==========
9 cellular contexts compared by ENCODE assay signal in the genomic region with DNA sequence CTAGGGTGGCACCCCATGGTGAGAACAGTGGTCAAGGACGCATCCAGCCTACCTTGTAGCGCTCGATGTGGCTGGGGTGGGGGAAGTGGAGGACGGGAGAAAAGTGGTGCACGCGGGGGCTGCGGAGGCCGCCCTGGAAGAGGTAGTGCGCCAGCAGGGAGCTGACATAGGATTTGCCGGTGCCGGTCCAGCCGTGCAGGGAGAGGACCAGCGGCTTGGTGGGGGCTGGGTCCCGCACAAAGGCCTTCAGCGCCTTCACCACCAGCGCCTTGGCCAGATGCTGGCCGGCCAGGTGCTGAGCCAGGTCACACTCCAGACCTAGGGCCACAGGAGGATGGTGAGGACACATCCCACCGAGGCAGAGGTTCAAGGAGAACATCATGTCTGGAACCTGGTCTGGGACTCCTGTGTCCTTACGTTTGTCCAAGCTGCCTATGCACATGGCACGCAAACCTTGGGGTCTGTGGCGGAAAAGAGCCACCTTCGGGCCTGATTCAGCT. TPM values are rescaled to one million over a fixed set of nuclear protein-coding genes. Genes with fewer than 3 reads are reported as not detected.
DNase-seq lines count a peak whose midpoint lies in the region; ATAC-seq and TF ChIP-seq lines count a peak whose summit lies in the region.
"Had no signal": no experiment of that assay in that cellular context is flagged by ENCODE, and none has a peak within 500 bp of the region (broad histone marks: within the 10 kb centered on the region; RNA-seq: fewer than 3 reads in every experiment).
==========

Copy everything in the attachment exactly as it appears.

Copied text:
9 cellular contexts compared by ENCODE assay signal in the genomic region with DNA sequence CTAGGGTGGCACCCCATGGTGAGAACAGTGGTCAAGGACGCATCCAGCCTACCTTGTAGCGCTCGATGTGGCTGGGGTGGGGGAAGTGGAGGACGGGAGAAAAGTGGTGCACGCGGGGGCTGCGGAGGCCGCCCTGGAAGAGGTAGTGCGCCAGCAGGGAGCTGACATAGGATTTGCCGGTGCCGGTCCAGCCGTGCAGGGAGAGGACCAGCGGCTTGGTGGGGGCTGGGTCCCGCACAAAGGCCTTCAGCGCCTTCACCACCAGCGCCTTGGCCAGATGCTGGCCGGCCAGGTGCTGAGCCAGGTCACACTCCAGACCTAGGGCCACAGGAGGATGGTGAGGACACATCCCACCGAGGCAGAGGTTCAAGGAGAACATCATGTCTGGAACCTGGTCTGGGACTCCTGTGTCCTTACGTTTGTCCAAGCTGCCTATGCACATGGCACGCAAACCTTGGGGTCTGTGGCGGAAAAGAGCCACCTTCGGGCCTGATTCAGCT. TPM values are rescaled to one million over a fixed set of nuclear protein-coding genes. Genes with fewer than 3 reads are reported as not detected.
DNase-seq lines count a peak whose midpoint lies in the region; ATAC-seq and TF ChIP-seq lines count a peak whose summit lies in the region.
"Had no signal": no experiment of that assay in that cellular context is flagged by ENCODE, and none has a peak within 500 bp of the region (broad histone marks: within the 10 kb centered on the region; RNA-seq: fewer than 3 reads in every experiment).